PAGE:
open access

Vol 9, No 3 (2007)
Published online: 2008-01-04
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Dacron mesh wrapping of an abdominal aortic aneurysm - a treatment of choice or act of despair?

Krzysztof Ziaja, Wacław Kuczmik, Jacek Kostyra, Damian Ziaja, Przemysław Nowakowski, Grzegorz Biolik, Tomasz Urbanek
Chirurgia Polska 2007;9(3):130-139.

open access

Vol 9, No 3 (2007)
Published online: 2008-01-04

Abstract

Background: In 1948, Rea and Poppe wrapped the anterolateral surface of an aneurysm with reactive cellophane. They hoped the material would induce fibrosis within the surrounding tissues, causing reinforcement of the aneurysm wall and limiting its expansion. The technique remains in use, although rather sporadically, and mainly in high-risk patients who cannot be selected for endovascular repair.
Material and methods: From 1996 to 2004, 24 procedures of dacron wrapping of abdominal aortic aneurysms were performed in our Department. Patients selected for AAA wrapping procedure were high-risk surgical candidates with low left ventricular ejection fraction < 35%. All required urgent intervention due to the symptomatic character of the aneurysm or fast growth of its diameter (> 10 mm/year). They had been previously disqualified as candidates for conventional repair by a consulting cardiologist and anaesthesiologist. Since 2000, aneurysm wrapping has been used in patients unsuitable for endovascular approach due to unfavourable anatomical features.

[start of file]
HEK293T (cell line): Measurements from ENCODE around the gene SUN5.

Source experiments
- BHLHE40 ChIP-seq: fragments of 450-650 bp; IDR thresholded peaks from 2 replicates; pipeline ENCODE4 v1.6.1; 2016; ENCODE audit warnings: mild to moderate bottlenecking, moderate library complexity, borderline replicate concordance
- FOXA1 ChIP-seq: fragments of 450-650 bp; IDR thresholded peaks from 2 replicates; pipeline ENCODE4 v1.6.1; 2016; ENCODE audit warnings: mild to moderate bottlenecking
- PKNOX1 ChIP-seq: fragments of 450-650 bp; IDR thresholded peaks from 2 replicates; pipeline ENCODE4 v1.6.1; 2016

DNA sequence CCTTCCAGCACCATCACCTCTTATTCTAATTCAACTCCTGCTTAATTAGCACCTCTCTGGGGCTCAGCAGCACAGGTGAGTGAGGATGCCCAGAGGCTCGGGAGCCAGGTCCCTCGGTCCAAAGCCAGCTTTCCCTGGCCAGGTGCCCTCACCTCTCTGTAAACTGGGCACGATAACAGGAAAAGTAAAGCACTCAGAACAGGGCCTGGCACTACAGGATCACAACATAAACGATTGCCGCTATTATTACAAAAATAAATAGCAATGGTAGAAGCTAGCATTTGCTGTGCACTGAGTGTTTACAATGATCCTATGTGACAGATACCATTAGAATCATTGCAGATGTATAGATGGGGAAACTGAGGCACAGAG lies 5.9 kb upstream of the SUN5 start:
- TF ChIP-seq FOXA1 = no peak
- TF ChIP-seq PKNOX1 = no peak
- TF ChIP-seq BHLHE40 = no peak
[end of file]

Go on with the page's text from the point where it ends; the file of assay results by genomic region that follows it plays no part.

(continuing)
Results: The mean duration of surgery varied between 50 and 140 minutes. Intraoperative blood loss on average was 408 ml. Mean hospital stay was 8.53 days. Myocardial infarction was found in 5 of our patients (20.8%). Four (16.6%) developed circulatory insufficiency with a considerable drop in blood pressure and, in consequence, the administration of catecholamine treatment. Renal insufficiency observed prior to the procedure in one patient was exacerbated after surgery, with serum creatinine reaching 2.45 mg/dl. Due to respiratory insufficiency 8 patients (33.3%) required mechanical ventilation continuing for 4 to 18 hours. The perioperative mortality rate was 16%. Following partial aneurysm wrapping, a marked increase in aneurysm diameter was found during a check-up CT in two cases; one aneurysm rupture resulted.